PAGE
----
You see, all of God’s grace and power revealed in this story brings into sharp focus our age-old desire to play God, and our failure to be able to do so. As much as we or Jonah might want one, there is no simple answer to why bad things don’t happen to bad people who deserve bad things to happen to them. As much as it sometimes seems intolerable to live in a world where God’s justice doesn’t seem to be fairly distributed, the answer isn’t just to check out of reality like Jonah wants to do. And for as often as we talk about celebrating changed hearts and transformed lives, we usually don’t celebrate them. Think of the older son’s reaction when the prodigal son returns home. He’s upset that he never got a party! Think about what happened when the man filled with so many demons he called himself Legion was freed from all those demons which fled into the pigs which then ran into the lake and killed themselves. Did the townspeople rejoice that this man had been freed from his demon possession? No, they were afraid for the rest of their livestock and wanted to run him out of town! How many institutions with plans to build facilities to help people who desperately need help meet resistance from their neighbors who organize to keep them out, but then continue to complain about the social problems those institutions are trying to address? No, we are not always aligned with God’s perspective on a whole host of matters, but the good news of the Gospel is that God doesn’t give up on us either.

The book of Jonah ends with Jonah still sitting out in the hot sun with no real answer to God’s question about what he thinks God’s reaction to the Ninevites should be in light of his experience with the bush. Maybe that lack of an answer is because Jonah didn’t have one, but more likely the parable simply ends this way to challenge us with the same question, to confront us with the same issues. Most of the time, our desire to have God join us in all our prejudices and ignorance doesn’t cause much harm to anyone but ourselves. Usually, it will just mean that we end up disappointed or depressed like Jonah, held back from experiencing the joy of celebrating God’s grace revealed, and lives truly transformed, preaching love and joy but not really experiencing them. However, if that weren’t tragic enough, sometimes our delusions that we are, in fact, God have very real human consequences. How many parents play God with their children, acting like tyrants, expecting the kids to be their servants, subjecting them to verbal humiliation, physical violence, or sexual abuse, all in the name of parental authority, but in reality because they are little terrorists themselves, wounded by others trying to play God in their own childhoods? How many employers and businesses play God to their employees, subjecting them to inhumane working conditions and terms of employment, trying to squeeze every last drop of productivity out of them, all in the name of efficiency and free enterprise, but in reality because they know they can be easily replaced by others desperate for work and willing to be exploited? How many governments play God to their citizens and impose themselves into areas of their own citizens’ lives where they have no business being, while overlooking true threats to societal welfare, all in the name of public safety or national security, but in reality because there is a lot of money to be made in a perpetual climate of fear?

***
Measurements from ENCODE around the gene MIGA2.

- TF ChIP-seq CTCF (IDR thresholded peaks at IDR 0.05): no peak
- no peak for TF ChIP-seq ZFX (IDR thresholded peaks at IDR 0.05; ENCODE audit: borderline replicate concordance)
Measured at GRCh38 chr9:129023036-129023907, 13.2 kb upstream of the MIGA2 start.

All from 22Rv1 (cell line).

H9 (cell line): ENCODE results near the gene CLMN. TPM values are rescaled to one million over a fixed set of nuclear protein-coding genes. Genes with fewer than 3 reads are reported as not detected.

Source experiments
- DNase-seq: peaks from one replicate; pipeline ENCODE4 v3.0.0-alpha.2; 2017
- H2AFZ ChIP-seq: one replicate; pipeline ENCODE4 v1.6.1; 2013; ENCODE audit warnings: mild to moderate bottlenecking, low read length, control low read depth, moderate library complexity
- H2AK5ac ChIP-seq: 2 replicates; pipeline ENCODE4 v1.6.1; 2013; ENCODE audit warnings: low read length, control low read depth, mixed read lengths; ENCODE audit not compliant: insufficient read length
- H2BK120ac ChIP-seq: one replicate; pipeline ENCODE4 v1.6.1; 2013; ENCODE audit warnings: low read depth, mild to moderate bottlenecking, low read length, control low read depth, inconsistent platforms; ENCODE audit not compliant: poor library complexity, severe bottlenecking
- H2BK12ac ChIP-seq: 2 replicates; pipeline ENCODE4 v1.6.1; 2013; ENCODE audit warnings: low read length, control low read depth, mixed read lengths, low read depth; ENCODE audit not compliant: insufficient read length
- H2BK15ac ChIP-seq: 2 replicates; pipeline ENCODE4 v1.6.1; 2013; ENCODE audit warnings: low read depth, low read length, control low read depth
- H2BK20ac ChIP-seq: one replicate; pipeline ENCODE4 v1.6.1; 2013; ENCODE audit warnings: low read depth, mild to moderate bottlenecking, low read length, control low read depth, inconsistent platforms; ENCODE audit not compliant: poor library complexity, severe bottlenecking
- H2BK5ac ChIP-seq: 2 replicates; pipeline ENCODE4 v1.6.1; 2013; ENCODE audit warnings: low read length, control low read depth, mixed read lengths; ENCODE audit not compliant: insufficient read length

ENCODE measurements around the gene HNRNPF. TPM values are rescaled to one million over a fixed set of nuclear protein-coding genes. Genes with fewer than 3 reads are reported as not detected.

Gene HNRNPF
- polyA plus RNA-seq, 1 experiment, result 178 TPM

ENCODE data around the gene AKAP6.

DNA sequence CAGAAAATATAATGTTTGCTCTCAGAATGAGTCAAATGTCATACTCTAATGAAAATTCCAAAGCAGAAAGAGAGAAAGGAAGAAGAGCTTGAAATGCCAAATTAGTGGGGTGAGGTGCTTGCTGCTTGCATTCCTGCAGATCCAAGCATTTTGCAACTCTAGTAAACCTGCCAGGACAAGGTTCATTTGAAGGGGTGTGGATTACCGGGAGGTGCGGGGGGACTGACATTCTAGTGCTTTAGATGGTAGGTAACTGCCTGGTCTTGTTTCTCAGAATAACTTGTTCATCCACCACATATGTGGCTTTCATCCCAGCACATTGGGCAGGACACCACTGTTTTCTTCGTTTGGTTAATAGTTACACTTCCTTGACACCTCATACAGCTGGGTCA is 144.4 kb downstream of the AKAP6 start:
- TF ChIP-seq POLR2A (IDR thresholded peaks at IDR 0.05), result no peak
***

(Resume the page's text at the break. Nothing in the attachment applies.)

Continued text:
While all of those experiments in playing God come with a terrible cost, there are some who pay for those experiments with the ultimate price. Some of those deaths we can put down to individual delusions of grandeur, but many more of them we must attribute to a Jonah-like cultural blindness about God’s priorities, even in what are claimed to be Christian societies. I said a couple of weeks ago that the value of a parable is where it allows our imagination to take us. As we come to a close this morning of the parable of the pouting prophet, allow me to share where it took me. Perhaps you heard about this month’s executions of death row inmates, newsworthy because they were the first federal executions done in quite a number of years. Executions at the state level, however, continue at a much more regular rate, and are rarely news, even if the consequences are just as final.

On the morning of December 29, 1991, the body of a thirty-six year old woman was found in the men's restroom of the Phoenix, Arizona bar where she worked. She had been fatally stabbed, and the perpetrator left behind little physical evidence. Blood at the crime scene matched the victim’s type, and saliva on her body came from someone with the most common blood type. There was no semen and no DNA tests were performed.

Investigators relied on bite marks on the victim’s breast and neck. Upon hearing that the victim had told a friend that a regular customer named Ray Krone was to help her close up the bar the previous night, police asked Krone to make a Styrofoam impression of his teeth for comparison. On December 31, 1991, Krone was arrested and charged with murder, kidnapping, and sexual assault.